Can cycling be another alternative to running?  Are we evolving into Homo Cyclist?

Instead of relying on buttock muscles, what other muscles we might rely on?

Note 1: Christopher McDougall said that, two decades ago, women were discouraged from running Marathons by disseminating the false information that the uterus will fall off and women will no longer be able to bear babies.  In  a few marathons, you see women breast feeding while running!

Note 2:  I suggest to design shoes by elevating the insole and having the outside sole thicker than the ball of the shoe so that the ball of the foot does not hit the ground first. That is my trademark design.


Is the origin of Yoga that relevant? What is Yoga Sutra or physical postures?

It is common to witness clubs, spas, and religious centers offering yoga sessions to over 16 million US individuals, not counting those practicing yoga in Europe, Australia, China, Japan, and everywhere else.

There are about 195 aphorisms comprising the Yoga Sutra, only 3 of them are related to the asanas or physical postures, including stretching and respiratory exercises.  This type of physical posture yoga is Hatha Yoga.

You have the Iyengor & Sivananda methods, the ashtanaga vinyasa or dynamic methods (Pattabhi Jois), and the more recent Bikram methods. The Mahabharata never mentioned yoga and the Bhagavat Gita mentioned yoga only twice.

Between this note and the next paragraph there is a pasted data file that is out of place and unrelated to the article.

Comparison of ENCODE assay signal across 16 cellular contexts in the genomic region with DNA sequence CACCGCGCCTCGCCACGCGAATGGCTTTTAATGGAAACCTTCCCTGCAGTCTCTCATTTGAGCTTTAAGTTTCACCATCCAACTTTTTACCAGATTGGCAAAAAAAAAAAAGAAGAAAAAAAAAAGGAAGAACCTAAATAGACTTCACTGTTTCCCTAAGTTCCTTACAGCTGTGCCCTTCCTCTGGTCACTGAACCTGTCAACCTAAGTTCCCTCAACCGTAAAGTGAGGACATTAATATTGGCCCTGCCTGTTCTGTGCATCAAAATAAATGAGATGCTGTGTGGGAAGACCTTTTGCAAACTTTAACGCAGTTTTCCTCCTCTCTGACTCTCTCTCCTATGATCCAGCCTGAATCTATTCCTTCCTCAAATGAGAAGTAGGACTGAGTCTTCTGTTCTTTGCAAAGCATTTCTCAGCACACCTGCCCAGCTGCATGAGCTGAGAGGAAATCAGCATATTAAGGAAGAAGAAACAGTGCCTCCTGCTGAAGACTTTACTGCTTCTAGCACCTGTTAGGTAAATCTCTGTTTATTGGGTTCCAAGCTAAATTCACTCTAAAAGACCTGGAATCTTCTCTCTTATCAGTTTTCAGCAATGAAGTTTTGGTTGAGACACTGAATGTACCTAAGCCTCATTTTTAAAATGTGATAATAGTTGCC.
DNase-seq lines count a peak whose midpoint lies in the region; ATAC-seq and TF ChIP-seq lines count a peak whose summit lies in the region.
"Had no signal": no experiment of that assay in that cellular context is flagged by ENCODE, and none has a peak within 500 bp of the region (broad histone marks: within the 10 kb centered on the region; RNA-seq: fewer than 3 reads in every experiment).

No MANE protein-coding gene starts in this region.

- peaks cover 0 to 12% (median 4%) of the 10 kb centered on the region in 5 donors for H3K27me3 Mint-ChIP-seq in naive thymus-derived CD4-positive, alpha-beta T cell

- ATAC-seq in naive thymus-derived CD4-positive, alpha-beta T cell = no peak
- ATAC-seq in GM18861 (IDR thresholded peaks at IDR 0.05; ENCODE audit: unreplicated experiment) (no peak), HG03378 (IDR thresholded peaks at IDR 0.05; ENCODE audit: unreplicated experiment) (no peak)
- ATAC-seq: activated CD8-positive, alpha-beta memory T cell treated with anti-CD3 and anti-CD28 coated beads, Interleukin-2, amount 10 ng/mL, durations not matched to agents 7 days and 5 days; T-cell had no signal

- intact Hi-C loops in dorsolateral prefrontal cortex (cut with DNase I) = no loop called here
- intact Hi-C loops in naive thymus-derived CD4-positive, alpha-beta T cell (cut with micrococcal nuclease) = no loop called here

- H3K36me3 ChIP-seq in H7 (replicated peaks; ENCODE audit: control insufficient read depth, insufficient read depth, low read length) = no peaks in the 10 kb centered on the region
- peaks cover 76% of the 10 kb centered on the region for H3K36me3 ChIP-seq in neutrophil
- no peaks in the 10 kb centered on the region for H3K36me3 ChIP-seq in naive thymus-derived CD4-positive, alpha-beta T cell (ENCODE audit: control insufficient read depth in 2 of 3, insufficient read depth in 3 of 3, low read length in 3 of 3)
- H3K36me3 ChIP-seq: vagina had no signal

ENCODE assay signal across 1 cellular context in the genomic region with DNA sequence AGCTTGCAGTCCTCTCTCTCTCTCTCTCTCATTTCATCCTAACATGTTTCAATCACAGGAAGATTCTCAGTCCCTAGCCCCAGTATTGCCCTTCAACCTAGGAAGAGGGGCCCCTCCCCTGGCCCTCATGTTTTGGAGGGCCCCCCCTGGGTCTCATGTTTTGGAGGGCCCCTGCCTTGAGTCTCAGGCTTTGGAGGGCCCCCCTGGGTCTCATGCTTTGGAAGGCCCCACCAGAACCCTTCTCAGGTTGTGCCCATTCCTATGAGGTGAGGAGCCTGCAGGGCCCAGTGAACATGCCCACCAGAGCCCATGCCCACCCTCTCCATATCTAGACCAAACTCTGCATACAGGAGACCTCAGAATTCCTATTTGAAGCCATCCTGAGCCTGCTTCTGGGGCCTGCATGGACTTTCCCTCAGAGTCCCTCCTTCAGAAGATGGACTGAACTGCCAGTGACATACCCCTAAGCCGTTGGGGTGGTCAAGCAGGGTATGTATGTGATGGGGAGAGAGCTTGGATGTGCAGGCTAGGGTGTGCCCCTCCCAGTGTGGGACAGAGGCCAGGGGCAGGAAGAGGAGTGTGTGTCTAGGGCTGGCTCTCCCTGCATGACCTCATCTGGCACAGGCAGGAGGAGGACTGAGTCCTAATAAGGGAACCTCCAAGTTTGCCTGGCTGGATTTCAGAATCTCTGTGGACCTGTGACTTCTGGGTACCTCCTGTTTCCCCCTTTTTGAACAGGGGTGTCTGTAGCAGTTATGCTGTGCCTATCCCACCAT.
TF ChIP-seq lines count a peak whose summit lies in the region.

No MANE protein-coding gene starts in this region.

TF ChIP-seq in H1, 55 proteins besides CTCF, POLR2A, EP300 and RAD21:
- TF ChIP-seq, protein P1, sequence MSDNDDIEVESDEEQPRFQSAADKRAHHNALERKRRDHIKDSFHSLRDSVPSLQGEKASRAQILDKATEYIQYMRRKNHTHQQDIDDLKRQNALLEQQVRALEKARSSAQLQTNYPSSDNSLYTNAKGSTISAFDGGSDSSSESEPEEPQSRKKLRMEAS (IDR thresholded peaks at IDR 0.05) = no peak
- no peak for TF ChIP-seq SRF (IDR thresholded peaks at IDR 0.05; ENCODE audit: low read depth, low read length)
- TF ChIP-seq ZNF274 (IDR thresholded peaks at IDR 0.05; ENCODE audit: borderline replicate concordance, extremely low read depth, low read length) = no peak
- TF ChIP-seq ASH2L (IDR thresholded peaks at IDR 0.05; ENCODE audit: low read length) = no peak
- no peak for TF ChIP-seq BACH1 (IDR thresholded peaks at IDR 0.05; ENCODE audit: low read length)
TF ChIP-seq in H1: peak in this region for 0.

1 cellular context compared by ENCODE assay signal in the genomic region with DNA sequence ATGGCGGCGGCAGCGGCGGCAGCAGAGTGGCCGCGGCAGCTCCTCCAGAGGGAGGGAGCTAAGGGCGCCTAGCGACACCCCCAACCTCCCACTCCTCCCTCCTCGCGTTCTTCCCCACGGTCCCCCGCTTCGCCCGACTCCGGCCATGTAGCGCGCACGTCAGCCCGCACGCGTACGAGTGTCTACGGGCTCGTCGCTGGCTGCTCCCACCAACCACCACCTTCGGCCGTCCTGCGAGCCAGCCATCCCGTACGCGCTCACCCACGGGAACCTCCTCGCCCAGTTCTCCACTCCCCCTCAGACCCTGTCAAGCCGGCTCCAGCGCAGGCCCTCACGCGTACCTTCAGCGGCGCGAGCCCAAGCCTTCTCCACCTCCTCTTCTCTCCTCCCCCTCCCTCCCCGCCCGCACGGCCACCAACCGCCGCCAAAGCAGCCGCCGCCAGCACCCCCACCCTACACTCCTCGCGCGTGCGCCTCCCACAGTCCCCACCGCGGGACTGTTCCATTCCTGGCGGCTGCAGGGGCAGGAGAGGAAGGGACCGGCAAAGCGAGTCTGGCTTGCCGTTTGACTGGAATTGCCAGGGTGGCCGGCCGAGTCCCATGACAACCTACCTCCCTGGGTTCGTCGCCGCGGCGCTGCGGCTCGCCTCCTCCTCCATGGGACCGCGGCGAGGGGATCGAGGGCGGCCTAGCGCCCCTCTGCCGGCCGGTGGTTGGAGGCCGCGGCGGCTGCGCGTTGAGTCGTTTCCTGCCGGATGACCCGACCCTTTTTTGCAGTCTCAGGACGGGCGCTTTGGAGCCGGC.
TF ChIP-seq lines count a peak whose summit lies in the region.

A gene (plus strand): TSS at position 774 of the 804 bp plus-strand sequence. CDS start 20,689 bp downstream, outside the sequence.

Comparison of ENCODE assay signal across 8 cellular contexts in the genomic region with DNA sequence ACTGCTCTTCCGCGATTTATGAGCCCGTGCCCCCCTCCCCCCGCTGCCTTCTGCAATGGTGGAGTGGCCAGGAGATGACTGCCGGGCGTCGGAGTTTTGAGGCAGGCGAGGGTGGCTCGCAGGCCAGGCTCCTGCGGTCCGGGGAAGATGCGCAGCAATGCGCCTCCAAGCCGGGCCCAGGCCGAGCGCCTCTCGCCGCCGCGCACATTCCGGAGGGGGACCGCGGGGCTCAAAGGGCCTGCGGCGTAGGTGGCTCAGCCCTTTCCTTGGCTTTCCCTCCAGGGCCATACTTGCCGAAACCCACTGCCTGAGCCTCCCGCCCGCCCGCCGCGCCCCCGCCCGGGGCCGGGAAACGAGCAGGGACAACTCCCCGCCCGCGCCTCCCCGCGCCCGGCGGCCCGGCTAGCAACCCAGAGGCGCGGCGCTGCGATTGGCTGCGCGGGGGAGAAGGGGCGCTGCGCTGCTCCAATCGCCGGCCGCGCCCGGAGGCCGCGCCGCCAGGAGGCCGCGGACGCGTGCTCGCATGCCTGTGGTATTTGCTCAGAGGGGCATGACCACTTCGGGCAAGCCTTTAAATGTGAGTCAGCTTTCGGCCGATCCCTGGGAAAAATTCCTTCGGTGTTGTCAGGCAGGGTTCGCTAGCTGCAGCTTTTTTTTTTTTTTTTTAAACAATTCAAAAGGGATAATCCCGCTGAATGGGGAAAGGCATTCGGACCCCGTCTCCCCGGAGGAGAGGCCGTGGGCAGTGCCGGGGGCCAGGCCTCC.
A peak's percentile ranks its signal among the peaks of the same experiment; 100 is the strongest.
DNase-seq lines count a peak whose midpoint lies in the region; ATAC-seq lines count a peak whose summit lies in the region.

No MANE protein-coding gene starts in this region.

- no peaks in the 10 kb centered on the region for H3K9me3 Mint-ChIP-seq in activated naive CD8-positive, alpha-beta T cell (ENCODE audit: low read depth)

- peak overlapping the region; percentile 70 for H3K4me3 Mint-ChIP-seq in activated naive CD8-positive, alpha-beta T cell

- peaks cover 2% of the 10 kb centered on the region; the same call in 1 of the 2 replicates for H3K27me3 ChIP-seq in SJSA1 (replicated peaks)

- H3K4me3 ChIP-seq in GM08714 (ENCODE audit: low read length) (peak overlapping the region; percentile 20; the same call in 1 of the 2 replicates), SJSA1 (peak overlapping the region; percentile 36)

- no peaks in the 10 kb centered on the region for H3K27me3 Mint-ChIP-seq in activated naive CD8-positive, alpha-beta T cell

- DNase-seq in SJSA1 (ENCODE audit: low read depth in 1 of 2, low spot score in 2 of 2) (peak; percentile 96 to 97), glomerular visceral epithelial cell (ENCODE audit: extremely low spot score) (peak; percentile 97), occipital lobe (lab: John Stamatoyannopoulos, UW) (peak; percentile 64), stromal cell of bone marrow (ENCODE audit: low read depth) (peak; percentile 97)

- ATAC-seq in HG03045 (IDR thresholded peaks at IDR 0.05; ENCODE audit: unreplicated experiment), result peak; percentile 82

It appears that hatha yoga is a creation of the Kanphata sect in northern India around the 10th century.  This sect was composed of sadhus, ascetics with long ached powdered hair, not appreciated by the clerics of the Hinduism religion.

There are currently 200 asanas reported in the Yoga Bible, published my master Iyengar (2009).  If we realize that the combined manuscripts of hatha yoga Pradipika (14the century) , Gheranda Samhita, and Shiva Samhita (17 th century mentioned only 15 asanas, how the remaining 185 asanas were developed?

Krishnamacharya (1930) based his 30 asanas on the Sritattvanidhi (19th century) manuscript found in the library of maharaja of Mysore.

Consequently, most of the 200 asanas currently practiced are innovations done by Yogis in Europe and the USA, particularly in Denmark, Sweden, and England in the last century.

Based on these facts, does the US lobby Hindu American Foundation (HAF) have any claims to accusing the western yoga circles of “intellectual property theft”?

If even the yoga concept cannot be attributed to India as the origin source of inspiration, how can you properly document the idea of yoga that is over 5000 years old?

Note 1: You may read “Yoga Body. The origins of modern posture practice” by Mark Singleton (2010)

Note 2:  This post is a concise translation of an article by Meera Nanda, published in Courrier International #1067.




May 2011